MOUNT AIRY, NC—In-ground parking garages in Dallas, TX experience the same thing: erosion of the soil beneath them, and silt infiltration that overwhelms and clogs the drainage system, thus causing more and worse erosion. The keys are catching it early enough, and choosing the right solution to keep it from happening again.
The three-story, in-ground parking garage at McKinney Ave. and Worthington St., the main thoroughfare of the Dallas’ “Uptown” area and home to some of the poshest apartments, business addresses, shopping, hotels, restaurants and bars, had silt and water infiltration, so the owners called in Edens Structural Solutions, Bixby, OK, with 30 years experience of structural lifting and repair. David Edens, company president, says they studied the problem and decided on geotechnical polyurethane foam. “Our solution was to use void-filling TerraThane geotech foam. It’s simple to apply, expands and cures in place, and is an excellent water and air barrier,” says Edens.
They drilled a shaft down along the piers and soldier piles and lagging, to survey the problem and found the water had gone through the block wall and carved out what appeared to be a five-foot cavity. Soldier piles and lagging is an earth retention technique that retains soil using vertical steel H-shaped piles usually spaced between three and ten feet apart with horizontal timber sheeting called lagging.
“We chose NCFI’s TerraThane foam, but we first had to do some geometry to figure out how much to use. We didn’t quite know the full size of the cavity, even after using a boroscope and ground-penetrating radar, but we knew it ran at a right angle, so we used the Pythagorean Theorum to find the length of the hypotenuse and that told us the size. We ran a 3/8 vinyl tube behind the block and dropped in the TerraThane polyurethane foam.”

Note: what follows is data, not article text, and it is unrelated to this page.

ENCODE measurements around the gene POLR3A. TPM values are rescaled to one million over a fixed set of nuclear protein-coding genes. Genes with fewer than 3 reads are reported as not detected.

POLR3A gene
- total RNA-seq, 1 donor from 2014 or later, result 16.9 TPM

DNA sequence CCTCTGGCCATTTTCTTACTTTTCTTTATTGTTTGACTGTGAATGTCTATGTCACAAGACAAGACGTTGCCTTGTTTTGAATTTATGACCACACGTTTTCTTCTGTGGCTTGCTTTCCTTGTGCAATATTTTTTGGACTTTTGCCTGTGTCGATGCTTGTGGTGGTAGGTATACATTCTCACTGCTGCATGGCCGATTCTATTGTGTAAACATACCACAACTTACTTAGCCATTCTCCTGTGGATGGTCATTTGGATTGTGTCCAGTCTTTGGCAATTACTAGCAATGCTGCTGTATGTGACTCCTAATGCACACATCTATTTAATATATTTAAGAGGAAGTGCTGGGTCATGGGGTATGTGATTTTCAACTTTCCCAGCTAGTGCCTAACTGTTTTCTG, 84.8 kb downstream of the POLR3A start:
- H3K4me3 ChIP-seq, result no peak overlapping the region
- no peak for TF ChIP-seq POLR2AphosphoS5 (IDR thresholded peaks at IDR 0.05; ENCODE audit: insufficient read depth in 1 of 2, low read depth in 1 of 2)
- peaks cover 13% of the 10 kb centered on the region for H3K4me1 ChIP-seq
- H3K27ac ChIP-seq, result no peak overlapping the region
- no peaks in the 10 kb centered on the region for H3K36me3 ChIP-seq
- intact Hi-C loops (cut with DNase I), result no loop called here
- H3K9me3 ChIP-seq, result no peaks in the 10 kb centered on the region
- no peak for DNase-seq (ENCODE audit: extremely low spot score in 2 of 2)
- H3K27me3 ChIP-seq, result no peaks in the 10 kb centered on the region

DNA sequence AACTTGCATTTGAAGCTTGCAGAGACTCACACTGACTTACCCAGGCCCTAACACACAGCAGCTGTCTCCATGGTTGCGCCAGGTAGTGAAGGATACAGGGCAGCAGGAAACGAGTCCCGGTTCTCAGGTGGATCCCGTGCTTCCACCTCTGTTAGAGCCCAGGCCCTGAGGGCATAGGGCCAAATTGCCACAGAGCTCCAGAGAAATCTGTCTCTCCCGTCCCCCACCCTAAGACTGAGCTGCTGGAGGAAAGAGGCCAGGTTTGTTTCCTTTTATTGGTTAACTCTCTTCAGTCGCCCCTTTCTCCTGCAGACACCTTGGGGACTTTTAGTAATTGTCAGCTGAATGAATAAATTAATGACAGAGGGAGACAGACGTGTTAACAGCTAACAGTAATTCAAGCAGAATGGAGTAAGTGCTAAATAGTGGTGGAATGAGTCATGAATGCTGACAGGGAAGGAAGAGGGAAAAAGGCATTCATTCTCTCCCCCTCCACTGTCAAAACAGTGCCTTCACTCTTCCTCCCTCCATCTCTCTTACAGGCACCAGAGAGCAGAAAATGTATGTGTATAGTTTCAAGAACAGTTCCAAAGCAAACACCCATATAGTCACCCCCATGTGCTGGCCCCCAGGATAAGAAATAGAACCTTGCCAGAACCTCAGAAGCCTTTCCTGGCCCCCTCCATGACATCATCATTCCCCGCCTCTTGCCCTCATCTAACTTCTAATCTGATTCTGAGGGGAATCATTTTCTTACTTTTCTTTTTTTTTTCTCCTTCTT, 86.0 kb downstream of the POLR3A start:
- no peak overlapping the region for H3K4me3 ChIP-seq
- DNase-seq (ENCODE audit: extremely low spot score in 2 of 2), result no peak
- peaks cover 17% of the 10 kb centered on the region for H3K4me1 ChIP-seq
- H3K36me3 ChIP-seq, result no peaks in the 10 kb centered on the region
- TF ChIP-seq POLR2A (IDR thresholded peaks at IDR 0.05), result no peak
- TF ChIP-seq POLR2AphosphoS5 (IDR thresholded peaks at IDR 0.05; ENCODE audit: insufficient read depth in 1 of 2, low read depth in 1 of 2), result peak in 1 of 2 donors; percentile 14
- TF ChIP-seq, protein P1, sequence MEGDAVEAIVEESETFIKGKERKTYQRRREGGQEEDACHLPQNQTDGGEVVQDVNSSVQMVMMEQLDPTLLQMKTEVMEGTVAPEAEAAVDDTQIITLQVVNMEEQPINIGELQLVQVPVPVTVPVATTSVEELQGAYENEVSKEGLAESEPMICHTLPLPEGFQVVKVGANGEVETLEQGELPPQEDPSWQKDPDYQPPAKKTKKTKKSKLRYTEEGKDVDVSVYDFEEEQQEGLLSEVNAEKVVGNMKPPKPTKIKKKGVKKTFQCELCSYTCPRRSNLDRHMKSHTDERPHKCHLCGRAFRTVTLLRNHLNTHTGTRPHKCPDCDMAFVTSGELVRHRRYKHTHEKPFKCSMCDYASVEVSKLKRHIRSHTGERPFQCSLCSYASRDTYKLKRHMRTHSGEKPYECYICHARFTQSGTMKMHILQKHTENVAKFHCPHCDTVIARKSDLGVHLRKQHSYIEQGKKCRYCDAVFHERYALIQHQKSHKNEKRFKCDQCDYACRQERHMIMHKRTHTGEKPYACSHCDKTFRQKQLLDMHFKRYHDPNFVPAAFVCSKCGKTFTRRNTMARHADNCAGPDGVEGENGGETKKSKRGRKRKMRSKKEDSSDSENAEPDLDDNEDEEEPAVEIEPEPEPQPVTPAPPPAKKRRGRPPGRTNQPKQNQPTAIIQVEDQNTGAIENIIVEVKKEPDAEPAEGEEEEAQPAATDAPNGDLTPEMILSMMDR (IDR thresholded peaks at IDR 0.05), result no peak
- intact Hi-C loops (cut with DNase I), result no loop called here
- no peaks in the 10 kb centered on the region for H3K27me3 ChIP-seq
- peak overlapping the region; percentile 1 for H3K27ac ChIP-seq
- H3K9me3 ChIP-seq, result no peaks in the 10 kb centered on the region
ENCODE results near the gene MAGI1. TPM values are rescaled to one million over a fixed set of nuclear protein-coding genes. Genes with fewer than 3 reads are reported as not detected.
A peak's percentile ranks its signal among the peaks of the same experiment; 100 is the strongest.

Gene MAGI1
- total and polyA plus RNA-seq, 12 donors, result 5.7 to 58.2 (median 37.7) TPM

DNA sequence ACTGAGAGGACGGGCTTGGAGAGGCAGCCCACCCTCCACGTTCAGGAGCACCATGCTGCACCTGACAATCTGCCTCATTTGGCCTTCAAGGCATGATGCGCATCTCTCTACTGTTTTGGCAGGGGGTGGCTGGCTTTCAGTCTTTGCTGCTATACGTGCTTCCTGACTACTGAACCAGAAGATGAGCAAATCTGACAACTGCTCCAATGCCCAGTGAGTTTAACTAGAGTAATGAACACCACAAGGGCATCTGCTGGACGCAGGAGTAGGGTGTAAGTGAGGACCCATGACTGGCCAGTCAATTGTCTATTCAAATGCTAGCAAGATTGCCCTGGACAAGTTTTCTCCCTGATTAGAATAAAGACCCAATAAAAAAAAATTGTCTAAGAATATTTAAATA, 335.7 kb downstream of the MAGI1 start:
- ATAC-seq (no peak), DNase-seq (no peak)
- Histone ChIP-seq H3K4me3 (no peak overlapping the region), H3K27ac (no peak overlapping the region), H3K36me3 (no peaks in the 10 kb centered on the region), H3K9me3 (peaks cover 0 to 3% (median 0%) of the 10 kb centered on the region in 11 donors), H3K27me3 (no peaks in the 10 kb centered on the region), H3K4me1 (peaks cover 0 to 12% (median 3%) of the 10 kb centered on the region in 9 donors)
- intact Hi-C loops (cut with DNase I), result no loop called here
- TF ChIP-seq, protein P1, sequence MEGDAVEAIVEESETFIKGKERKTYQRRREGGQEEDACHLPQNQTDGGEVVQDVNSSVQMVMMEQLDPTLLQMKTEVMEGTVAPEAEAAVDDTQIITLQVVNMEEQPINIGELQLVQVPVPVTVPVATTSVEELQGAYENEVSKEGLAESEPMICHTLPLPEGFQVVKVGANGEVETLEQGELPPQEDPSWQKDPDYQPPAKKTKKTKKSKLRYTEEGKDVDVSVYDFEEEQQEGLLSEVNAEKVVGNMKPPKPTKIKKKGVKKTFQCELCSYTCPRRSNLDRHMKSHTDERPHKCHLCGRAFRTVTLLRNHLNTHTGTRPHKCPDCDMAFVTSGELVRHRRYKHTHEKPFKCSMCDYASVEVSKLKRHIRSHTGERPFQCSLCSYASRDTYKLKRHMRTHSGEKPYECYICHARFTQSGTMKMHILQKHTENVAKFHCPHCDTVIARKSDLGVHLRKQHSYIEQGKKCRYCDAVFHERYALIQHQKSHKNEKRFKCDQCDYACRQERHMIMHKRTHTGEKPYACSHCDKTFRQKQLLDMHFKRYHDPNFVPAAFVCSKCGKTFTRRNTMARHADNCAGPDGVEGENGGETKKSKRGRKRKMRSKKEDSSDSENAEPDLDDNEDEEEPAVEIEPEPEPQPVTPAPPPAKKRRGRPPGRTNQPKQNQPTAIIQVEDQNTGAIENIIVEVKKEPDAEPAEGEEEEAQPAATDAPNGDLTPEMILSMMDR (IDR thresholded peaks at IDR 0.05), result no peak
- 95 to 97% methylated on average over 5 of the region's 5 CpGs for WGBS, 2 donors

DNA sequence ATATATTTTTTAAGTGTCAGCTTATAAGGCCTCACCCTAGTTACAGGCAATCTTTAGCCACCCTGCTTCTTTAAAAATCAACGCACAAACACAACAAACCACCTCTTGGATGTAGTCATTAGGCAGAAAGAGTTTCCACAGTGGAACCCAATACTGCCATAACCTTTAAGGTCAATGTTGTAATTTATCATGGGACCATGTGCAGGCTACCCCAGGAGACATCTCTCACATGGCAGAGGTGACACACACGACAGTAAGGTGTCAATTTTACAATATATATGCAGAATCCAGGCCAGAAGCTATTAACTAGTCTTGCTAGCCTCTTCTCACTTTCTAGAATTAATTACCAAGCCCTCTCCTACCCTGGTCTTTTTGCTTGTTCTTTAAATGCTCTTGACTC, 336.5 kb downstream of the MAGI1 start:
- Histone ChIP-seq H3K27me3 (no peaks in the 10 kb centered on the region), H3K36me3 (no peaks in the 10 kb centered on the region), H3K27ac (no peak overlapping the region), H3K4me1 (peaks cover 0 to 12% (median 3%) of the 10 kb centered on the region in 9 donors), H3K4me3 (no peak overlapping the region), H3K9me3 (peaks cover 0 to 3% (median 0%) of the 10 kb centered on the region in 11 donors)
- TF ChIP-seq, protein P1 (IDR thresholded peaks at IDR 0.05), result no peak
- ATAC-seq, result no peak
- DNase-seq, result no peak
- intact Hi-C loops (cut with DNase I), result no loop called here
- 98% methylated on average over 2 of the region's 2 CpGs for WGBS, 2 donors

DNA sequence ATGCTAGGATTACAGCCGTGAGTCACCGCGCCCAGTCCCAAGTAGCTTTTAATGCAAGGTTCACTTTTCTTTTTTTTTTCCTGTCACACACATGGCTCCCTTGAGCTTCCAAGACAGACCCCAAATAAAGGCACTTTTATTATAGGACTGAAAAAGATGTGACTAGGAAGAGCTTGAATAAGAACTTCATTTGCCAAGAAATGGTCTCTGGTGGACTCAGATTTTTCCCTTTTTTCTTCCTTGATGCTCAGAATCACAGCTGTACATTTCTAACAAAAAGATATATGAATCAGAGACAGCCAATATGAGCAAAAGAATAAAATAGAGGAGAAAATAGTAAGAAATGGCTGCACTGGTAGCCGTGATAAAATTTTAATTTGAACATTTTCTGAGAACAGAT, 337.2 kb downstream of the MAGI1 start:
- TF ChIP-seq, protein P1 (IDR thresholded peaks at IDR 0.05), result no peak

Edens explains, “TerraThane gives us four products in one. It fills It fills in large and small voids running both vertical and horizontal in the cavity, serves as water and air barrier so it will impede future water and silt infiltration, it’s amazingly strong, and it’s light, so it won’t add any weight to the block wall. It was ideal for this project. We were in and out in two months without minimal disruption of the parking. The alternative would have been to shut the entire structure down for a year-and-a-half as they removed the entire block wall, dug out the lagging, installing 26 gauge panels, then backfilled the cavity with gravel. That might have cost upwards of $2 million or more, plus loss of parking revenue. TerraThane saved this one and the owners have asked us back for more work.”
Edens says his company has been using NCFI products for years. “We also use their concrete lifting foam, and their trench-breaker foam. We trust the products and we trust the company. We like that they’re a US company with over 40 years experience, so they know their products and they know how to apply them. They are one of the only major companies out there to send their engineers and tech people to our job sites. We’re doing a big job in Austin, and they sent two guys down to make sure they sold us the right product and to make sure the application process we chose was ‘best practice’. That little extra makes a huge difference to my bottom line.”
For more information or to arrange an interview on this subject contact Dale McGlothlin, (202) 341-8615
NCFI, headquartered in Mt. Airy, NC since 1964, manufactures polyurethane foam chemical systems for spray foam-in-place insulation (SPF), geotechnical, roofing, marine floatation, packaging, specialty molding, and many other uses. The company also offers a complete line of flexible foams for furniture seating, transportation seating, bedding, carpet underlay, and packaging. NCFI also has manufacturing plants in Hickory, N.C., Dalton, GA., and Salt Lake City, UT. To learn more about NCFI please visit www.NCFI.com.